October 10, 2012

My Saturday Night in Pole Town

My second-cousin’s first wedding’s second reception
Way down in downtown Hamtramck, a.k.a. “Pole Town”
Up two flights of creaky brown stairs to the banquet room
Which sits atop Polonia restaurant with its red neon sign
(The restaurant which, I found out later, also catered the event)

At the top of the stairs and to the left
I see the bride in a unusual white dress
Untraditional, to say the least, but obviously bridal
“Welcome to My Big Fat Polish Wedding” she jokes, smiling

I remember her as a child, about twenty years ago
She had a habit of calling people “Bumble Bee”
And so that was always my nick-name for her

She introduces me to her groom, who shakes my hand, smiling
A curly-haired fellow, merry-eyed behind round spectacles
I like him instantly, somehow knowing him to be a good guy
(Perhaps because I know she’d never pick otherwise)
Then I’m off to find myself a seat

I walk by table after table of people, mostly strangers
But a few seem semi-familiar, though all are busy chatting
And way back in the corner I spy my Uncle Tom and his son
Uncle Tom was always a favorite of mine
Always has a story to tell, and always ready to tell them
(Which makes my half of the conversation considerably lighter)

One by one, other relatives notice me and stop by to see me
Cousins and uncles I’d not seen for quite awhile
My face-mapping memory bank updates with new data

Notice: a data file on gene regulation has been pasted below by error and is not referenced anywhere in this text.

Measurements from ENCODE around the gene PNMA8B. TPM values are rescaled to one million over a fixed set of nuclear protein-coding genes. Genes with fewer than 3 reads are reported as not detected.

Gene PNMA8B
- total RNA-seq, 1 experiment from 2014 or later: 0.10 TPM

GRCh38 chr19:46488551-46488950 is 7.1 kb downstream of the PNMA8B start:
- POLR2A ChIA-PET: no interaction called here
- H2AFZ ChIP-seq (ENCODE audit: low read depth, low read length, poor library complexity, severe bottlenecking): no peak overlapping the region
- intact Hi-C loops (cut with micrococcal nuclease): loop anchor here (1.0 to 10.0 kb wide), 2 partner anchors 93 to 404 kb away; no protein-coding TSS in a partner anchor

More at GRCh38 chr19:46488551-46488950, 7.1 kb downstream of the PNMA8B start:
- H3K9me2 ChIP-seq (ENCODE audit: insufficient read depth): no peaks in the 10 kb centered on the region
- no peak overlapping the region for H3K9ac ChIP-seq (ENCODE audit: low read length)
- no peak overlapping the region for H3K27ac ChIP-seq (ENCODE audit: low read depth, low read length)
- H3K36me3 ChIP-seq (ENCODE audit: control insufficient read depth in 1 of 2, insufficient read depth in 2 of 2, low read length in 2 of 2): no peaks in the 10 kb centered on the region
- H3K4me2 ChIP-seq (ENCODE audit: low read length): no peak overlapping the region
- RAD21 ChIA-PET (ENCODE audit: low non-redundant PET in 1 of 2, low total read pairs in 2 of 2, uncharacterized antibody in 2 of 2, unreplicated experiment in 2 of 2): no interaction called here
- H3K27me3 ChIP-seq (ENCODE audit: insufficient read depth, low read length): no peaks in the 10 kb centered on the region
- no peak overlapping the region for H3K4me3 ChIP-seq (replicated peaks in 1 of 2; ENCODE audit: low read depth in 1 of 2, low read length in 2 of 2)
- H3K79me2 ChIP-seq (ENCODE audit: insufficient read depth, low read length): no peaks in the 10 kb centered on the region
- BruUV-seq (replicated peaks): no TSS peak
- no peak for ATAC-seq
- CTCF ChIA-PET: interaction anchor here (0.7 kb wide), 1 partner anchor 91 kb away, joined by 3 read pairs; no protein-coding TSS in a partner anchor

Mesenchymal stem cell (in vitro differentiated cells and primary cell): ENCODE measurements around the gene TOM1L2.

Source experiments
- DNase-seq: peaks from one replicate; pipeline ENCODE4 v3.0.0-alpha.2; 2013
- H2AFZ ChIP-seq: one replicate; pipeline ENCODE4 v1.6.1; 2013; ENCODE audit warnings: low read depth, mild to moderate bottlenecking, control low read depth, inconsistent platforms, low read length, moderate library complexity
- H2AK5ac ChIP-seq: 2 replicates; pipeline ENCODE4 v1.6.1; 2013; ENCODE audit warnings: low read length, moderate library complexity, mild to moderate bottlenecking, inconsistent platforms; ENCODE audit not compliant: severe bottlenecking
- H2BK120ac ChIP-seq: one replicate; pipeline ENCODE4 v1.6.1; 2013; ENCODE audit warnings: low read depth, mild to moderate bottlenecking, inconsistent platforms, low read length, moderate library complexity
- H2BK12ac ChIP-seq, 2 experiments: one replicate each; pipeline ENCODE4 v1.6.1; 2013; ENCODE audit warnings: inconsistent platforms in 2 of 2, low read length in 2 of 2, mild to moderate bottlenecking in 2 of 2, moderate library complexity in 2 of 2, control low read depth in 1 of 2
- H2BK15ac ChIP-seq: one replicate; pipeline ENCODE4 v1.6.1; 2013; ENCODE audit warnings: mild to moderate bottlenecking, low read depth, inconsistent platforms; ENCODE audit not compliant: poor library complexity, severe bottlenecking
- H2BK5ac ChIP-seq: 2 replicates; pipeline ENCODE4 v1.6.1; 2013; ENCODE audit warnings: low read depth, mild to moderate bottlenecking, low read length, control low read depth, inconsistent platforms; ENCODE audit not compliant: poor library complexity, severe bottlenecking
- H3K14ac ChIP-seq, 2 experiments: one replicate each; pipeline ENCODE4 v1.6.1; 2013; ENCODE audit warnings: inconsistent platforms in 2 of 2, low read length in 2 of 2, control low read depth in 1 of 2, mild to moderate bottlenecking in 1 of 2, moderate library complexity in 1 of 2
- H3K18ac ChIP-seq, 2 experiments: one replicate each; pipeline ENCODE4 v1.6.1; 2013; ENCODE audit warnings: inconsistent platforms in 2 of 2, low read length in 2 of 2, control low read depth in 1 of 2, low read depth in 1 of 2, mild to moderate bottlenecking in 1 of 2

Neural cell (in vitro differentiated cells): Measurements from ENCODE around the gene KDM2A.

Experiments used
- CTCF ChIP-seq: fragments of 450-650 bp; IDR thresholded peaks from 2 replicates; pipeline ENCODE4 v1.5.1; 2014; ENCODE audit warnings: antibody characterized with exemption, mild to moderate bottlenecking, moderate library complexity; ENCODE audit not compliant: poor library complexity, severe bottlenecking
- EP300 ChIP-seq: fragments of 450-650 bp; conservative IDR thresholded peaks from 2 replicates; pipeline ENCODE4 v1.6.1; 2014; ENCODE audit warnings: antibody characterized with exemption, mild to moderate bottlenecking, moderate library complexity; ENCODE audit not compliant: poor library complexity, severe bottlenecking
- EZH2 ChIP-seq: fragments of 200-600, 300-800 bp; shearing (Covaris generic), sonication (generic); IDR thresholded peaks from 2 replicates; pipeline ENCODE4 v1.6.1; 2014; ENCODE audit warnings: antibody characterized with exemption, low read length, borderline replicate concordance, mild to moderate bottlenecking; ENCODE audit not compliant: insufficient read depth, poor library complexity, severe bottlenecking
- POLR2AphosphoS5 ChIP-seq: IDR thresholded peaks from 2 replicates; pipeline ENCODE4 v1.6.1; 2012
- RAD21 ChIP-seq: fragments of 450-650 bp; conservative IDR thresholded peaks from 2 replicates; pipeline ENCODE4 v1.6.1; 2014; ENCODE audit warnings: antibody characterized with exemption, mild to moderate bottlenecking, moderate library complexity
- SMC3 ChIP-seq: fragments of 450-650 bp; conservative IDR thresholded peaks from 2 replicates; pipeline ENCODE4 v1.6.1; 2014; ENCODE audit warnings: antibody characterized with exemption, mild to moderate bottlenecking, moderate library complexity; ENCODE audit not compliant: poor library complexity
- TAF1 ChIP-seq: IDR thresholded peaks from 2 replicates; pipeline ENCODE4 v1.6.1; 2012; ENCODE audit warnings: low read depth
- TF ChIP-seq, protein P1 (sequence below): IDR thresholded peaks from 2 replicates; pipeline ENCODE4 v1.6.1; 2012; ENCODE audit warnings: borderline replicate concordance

I feel the personal paradigm shift
As years passed are logged into my mental files

There’s a polka band, of course, as there always is
And soon conversations grow louder
The bride and groom do a ‘first dance’ polka
And soon others join in, as they always do
Tradition can be a wonderful thing

After a short set, the band takes a break
And it’s time for my favorite part: Dinner
One by one, tables are sent to the buffet line
And, of course, my table is always last

But that’s okay, I’m just hungrier when I finally get in line
I grab a plate and slowly drift through the queue
Eyeballing steaming trays of kielbasa and sauerkraut
And stuffed cabbage, called “Golumpki” (but spelled Golabki)
And steamed vegetables (not on MY plate!)
And breaded chicken cutlets
And dumplings and spiced potato wedges

I take my heavy plate back to my table

Afterwards, I’m wonderfully stuffed and palate-pleased
So I slip back to the open bar to find
Two Polish bottled beers I had spied
And both of which I’d never tried

The first, whose name unfortunately eludes me, was rich and smooth
The second was an easy-drinking beer called Okocim (abbreviated “O.K”)

While I’m sipping my beers the talking continues
Stories from the past, often with a bit of humor
Shared memories that make my heart smile
This is the part I miss most when it’s too long between visits

Too soon I have to leave, for I can’t stay too late
I work my way to the door through a sea of goodbyes
Each one heart-felt and true from both sides
Hugs are given and received here and there

Then it’s back down two flights of creaky brown stairs
Back out into the cool night, past the red neon sign
And back into the cold car for the long drive home

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